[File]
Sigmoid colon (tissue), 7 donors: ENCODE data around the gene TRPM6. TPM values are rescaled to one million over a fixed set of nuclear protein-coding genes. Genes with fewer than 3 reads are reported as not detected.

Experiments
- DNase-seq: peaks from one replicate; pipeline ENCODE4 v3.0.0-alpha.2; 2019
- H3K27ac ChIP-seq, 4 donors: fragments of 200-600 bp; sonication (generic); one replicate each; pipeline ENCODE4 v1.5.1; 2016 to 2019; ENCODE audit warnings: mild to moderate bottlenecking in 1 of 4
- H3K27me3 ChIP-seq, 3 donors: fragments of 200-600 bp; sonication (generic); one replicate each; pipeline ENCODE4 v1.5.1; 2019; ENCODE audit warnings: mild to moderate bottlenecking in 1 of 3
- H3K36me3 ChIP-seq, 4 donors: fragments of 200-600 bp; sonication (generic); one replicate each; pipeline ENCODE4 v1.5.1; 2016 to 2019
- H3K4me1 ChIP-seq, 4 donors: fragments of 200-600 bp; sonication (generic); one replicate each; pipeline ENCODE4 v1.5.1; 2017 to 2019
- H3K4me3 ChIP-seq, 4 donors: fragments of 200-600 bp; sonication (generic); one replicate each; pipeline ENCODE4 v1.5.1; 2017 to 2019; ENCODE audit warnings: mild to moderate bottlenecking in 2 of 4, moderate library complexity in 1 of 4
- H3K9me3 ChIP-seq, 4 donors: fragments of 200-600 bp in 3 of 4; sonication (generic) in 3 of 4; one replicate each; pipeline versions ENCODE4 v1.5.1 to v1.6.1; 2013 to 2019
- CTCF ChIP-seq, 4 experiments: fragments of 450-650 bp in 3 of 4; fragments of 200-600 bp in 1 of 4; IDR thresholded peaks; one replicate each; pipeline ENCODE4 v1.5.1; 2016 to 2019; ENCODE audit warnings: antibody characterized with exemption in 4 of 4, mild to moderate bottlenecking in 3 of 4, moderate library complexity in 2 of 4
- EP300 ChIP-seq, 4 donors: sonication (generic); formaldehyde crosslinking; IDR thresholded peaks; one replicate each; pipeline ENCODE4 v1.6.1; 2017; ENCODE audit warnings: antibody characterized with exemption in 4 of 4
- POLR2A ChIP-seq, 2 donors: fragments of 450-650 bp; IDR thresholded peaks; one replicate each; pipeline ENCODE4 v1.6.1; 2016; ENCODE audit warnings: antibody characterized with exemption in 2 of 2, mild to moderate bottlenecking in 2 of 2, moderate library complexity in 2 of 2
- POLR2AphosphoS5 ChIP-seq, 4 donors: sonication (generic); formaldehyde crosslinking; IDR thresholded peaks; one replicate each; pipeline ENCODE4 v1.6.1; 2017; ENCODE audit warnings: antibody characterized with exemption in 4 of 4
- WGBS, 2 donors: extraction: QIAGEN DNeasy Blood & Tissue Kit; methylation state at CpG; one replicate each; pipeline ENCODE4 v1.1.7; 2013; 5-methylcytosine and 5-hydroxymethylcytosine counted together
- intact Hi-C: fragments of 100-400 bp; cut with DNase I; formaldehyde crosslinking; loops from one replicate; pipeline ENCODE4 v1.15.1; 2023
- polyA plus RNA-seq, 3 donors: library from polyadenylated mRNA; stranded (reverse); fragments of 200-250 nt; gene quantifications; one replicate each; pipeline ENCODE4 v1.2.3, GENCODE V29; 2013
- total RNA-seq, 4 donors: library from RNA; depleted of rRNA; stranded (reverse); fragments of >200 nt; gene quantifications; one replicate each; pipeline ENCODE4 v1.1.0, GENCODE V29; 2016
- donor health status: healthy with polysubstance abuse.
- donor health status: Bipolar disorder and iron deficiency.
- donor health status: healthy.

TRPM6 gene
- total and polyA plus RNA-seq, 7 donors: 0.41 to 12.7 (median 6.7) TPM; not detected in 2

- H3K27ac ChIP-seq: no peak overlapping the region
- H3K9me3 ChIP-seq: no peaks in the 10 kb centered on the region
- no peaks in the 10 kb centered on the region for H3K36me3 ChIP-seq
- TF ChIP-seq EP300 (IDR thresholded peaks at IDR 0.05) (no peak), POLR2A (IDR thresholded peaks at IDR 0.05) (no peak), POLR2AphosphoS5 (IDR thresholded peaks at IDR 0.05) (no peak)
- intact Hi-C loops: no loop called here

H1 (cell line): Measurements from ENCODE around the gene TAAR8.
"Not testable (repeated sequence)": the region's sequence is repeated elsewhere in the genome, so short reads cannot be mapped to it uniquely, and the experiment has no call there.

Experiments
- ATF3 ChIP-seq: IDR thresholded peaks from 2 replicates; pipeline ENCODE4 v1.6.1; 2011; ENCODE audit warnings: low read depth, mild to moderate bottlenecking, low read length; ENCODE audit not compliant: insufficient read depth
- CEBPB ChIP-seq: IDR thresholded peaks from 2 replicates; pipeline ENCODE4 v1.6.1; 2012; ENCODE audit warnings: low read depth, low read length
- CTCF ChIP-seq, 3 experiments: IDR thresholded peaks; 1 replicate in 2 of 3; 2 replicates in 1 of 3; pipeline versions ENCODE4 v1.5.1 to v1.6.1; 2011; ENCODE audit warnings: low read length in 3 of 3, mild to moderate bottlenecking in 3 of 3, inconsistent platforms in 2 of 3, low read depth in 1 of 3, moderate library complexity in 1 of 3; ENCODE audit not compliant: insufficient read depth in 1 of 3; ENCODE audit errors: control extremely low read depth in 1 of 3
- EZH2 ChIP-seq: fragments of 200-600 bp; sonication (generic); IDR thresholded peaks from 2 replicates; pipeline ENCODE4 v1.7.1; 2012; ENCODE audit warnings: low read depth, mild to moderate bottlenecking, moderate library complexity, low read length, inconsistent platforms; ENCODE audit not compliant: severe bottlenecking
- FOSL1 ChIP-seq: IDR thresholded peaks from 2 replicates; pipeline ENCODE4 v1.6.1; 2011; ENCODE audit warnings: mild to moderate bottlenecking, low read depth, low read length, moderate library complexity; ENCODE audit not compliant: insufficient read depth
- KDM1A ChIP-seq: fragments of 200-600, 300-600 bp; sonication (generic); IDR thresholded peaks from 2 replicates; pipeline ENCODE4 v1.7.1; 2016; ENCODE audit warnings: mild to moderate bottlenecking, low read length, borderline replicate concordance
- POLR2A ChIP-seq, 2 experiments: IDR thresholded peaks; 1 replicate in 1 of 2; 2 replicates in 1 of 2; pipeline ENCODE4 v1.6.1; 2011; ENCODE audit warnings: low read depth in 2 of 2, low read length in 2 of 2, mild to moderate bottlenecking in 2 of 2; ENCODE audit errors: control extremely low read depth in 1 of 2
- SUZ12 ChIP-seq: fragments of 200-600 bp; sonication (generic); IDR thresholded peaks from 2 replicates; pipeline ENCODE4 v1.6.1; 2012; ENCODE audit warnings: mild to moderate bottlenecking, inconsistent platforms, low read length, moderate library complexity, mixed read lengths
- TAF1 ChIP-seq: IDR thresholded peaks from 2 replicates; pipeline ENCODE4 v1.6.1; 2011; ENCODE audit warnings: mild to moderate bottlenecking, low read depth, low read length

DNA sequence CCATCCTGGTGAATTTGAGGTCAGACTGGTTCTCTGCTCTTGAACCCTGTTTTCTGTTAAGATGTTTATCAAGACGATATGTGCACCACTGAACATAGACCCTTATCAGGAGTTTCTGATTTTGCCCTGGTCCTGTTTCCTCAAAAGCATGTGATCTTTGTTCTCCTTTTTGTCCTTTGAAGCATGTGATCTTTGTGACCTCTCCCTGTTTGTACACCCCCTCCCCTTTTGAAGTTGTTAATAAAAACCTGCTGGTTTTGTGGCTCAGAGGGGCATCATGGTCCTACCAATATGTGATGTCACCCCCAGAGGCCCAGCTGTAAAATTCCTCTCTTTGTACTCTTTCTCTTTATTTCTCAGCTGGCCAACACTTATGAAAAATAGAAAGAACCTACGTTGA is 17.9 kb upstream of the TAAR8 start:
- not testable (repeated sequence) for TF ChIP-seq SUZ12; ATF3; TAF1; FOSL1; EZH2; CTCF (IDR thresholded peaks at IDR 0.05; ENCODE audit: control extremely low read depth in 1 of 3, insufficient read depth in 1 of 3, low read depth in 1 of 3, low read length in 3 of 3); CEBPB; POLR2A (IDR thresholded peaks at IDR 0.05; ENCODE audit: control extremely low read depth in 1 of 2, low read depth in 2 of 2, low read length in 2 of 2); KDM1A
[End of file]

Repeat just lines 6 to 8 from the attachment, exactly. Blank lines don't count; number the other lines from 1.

- H3K36me3 ChIP-seq, 4 donors: fragments of 200-600 bp; sonication (generic); one replicate each; pipeline ENCODE4 v1.5.1; 2016 to 2019
- H3K4me1 ChIP-seq, 4 donors: fragments of 200-600 bp; sonication (generic); one replicate each; pipeline ENCODE4 v1.5.1; 2017 to 2019
- H3K4me3 ChIP-seq, 4 donors: fragments of 200-600 bp; sonication (generic); one replicate each; pipeline ENCODE4 v1.5.1; 2017 to 2019; ENCODE audit warnings: mild to moderate bottlenecking in 2 of 4, moderate library complexity in 1 of 4